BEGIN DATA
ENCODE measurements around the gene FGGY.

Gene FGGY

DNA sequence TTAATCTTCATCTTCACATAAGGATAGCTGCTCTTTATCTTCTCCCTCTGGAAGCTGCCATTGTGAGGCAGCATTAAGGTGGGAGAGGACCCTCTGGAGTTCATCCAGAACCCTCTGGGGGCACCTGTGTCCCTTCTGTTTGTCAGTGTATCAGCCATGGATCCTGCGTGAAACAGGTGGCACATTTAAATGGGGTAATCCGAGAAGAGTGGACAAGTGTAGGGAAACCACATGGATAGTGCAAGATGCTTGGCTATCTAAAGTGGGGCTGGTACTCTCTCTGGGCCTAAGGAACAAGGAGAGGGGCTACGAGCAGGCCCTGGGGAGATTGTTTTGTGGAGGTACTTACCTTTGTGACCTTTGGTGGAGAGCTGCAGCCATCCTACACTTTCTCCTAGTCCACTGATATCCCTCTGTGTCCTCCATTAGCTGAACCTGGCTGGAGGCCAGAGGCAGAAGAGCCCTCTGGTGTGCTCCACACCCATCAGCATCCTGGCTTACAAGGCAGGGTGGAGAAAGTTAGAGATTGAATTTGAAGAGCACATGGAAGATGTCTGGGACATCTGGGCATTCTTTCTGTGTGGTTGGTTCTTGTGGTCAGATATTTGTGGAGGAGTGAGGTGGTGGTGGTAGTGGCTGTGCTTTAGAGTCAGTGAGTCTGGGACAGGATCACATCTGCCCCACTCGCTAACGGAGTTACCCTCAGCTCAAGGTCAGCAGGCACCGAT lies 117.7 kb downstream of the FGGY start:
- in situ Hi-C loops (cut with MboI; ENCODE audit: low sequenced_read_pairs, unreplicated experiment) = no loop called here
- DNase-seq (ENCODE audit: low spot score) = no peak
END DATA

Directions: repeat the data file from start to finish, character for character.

ENCODE measurements around the gene FGGY.

Gene FGGY

DNA sequence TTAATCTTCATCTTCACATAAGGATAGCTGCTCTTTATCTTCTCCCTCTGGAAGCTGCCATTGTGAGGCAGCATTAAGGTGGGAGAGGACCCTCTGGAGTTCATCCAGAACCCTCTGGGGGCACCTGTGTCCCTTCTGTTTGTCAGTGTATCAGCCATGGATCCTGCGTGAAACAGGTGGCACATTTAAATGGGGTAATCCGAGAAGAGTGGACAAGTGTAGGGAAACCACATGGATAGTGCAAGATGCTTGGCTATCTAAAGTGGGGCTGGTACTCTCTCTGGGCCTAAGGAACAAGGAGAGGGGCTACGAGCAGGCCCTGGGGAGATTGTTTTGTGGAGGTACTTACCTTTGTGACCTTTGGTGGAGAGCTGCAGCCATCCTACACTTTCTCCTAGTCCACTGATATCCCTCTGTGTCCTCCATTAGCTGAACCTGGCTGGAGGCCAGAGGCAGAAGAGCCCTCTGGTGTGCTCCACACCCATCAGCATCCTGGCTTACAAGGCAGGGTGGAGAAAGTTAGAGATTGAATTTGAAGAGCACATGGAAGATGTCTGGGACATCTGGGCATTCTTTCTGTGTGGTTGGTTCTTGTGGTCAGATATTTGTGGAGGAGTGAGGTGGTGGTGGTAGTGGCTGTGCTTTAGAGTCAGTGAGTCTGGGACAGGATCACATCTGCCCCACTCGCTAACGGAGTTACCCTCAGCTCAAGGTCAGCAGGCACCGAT lies 117.7 kb downstream of the FGGY start:
- in situ Hi-C loops (cut with MboI; ENCODE audit: low sequenced_read_pairs, unreplicated experiment) = no loop called here
- DNase-seq (ENCODE audit: low spot score) = no peak